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Old 09-27-2006, 09:43 AM   #1
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Winter Storage

HI,

I have received several PMs asking for the Winter Storage Procedure I have followed for nearly 30 years. Never let me down and I even still own the car I originally started using this procedure with - a 1-owner, Pristine, '71 Datsun 240Z w/ 20k mi.

Also, for your amusement and berusement, I'll post the Storage advice from the Boxster Owners Manual. Not surprisingly, there are several similarities. Hope this helps...

Here is a copy of some good Winter Storage Tips I posted a last Fall. Hope it helps...

The best way to store any car for the winter is to do the following:

1. Change the oil just prior to storage. Oil absorbes moisture (a natural byproduct of combustion) and if old oil is left in the motor, moisture will evaporate out of the oil and condense on the engine internals causing corrosion. Also, oil becomes acidic with use and should be changed for this reason also. Change oil, start engine and run just long enough for the oil to circulate, then shut off for the season to prevent a buildup of moisture. If planning to change the tranny fluid in the coming season, it's also a good idea to do this now for basically the same reason.

2. Loosen the spark plugs and shoot either fogger oil (aerosol - NOT WD-40!) or a squirt of motor oil from a can into the sparkplug holes - about 1 tsp. This will prevent the rings from corroding and seizing to the cylinder walls over the winter. Upon initial startup in spring, oil will burn off in the 1st few minutes. I have seen piston rings seize to the Cylinder walls and tear-up on initial start-up requiring a rebuild to correct it, so I always follow this step.

3. Increase tire pressures to 59PSI. This will prevent flatspotting and leaks. The tire pressure will drop with ambient temp. Some will say to put the car on blocks, but with modern independent suspension, it's not good to leave it 'unsprung' for long periods. If you want to get really anal, fill the tires with Nitrogen. This is a Dry Gas and will prevent Dry Rot. Nitrogen can be obtained from any welding supply.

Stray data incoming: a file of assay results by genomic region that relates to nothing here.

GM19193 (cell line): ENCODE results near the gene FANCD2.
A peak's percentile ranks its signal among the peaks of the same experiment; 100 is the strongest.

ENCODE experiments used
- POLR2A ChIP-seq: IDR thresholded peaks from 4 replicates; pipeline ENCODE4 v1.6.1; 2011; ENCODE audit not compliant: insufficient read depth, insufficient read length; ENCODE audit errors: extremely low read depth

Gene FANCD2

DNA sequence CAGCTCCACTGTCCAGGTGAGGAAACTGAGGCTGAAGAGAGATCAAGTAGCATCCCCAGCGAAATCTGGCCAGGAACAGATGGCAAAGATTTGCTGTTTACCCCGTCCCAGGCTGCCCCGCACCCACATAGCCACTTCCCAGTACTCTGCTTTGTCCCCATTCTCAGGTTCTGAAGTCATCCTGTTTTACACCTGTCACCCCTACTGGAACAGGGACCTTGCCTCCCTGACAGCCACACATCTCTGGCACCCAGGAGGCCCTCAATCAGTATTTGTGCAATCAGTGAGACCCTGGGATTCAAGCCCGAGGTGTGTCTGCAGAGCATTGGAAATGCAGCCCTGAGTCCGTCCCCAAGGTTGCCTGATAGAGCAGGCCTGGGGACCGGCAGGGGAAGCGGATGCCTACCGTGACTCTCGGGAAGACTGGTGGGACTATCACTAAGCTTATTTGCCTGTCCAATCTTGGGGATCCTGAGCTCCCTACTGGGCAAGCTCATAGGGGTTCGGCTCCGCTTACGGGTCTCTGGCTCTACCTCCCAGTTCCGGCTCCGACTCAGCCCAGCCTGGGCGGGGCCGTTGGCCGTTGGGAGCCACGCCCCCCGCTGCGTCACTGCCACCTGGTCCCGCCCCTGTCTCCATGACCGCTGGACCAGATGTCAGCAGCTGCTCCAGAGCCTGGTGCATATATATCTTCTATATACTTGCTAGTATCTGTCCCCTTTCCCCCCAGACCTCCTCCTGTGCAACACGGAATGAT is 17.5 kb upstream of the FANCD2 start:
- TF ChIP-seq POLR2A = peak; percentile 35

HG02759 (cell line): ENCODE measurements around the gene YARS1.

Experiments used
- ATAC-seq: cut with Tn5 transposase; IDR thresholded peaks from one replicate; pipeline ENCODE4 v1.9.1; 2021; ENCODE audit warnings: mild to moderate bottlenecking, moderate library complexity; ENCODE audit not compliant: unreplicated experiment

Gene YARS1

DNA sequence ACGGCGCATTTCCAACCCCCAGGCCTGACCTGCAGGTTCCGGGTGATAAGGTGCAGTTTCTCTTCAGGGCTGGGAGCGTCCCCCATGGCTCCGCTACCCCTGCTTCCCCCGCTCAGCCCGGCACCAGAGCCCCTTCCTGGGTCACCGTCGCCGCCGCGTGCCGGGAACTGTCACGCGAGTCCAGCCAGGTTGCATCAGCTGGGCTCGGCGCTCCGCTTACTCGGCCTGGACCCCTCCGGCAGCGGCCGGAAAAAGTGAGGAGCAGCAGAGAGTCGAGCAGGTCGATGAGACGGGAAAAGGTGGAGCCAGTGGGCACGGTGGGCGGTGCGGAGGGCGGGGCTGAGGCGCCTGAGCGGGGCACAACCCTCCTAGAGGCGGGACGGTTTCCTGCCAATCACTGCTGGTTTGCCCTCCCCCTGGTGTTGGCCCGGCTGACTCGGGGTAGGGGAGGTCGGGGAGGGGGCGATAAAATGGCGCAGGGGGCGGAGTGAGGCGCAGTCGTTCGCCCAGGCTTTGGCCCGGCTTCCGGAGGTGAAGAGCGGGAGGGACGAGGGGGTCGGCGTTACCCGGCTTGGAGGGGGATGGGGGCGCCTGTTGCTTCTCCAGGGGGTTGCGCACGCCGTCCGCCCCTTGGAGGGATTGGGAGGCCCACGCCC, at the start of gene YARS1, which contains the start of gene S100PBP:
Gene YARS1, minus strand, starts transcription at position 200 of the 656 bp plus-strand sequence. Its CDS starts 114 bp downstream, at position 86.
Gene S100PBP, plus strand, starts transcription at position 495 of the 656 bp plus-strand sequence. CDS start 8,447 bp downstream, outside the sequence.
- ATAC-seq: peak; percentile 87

4. Store desiccants in the car. These can be purchased and laid on the floor front/back. This prevents mildew from growing and keeps leather from deteriorating due to accumulated moisture. Also, consider spraying some 'Fabreeze' in the Carpet, this will aid in keeping things fresh smelling. The 'Car Cacoons' currently being sold are very good for long term storage and use only a couple bucks electricity the entire season, also reduces door dings and the like. Absent this, use a quality car Cover.

5. Wash the car - don't allow pollution, Tree Sap etc. to work on the paint through the winter.

6. Remove battery from the car and put on a maintainer, preferably inside where it's warm. Be sure to allow plenty of ventilation to prevent Hydrogen Gas buildup.

7. Place the car on a sheet of Vinyl laid out on the garage floor. Make sure the vinyl extends 2 feet from any edge of the car. Garage floors seep moisture through the winter which can condense on the underside of the car, suspension, etc. causing corrosion.

8. Fill Gas Tank with Fresh, Premium fuel. A partial tank will corrode from moist air. Plus, it'll probably be cheaper than filling it next season. You can also add a stabilizer if you wish, won't harm and may help (I do). Just be sure to run the car sufficiently that the stabilizer circulates through the entire fuel system.

9. Check Anti-freeze to be sure sufficient for temps anticipated - not relevent to an A/C Flat 6.

10. Leave the car out of gear and with the Handbrake Off. If your garage is not level, place a brick under the front tire to prevent the car from rolling. Emergency Brake system and Calipers have been known to seize over a season of non-use. If they are engaged, it can be very difficult to dis-engage them (you may need to disassemble the caliper or mechanism to free it). On the other hand, if they are dis-engaged and seize, the hydraulic pressure and/or mechanical advantage of a cable/lever system is often enough to loosen them up again.

11. It may also help to place a couple of Mouse Traps strategically under the car, such as where the exhaust outlet(s), Frame openings, etc. are located. This can prevent something from Moving In to your car over the season. Mice will eat Plastic, Leather and Rubber, in addition to making a mess in general.

Now, from the Porsche Owners Manual

Storing Your Porsche

If you intend to store your Porsche for a prolonged period, please consult your Authorized Porsche dealer. The staff will be glad to advise you on the most suitable and necessary methods.

Clean your vehicle thoroughly inside and outside. Clean the engine compartment. The undercarriage and chassis components should be free of duirt and salt deposits.

Fill up the Fuel Tank.

Increase the tire pressure to 58PSI (4bar). It is not recommended to lift the vehicle, due to the possibility of corrosion on shock absorber piston shafts and potential bending of suspension components.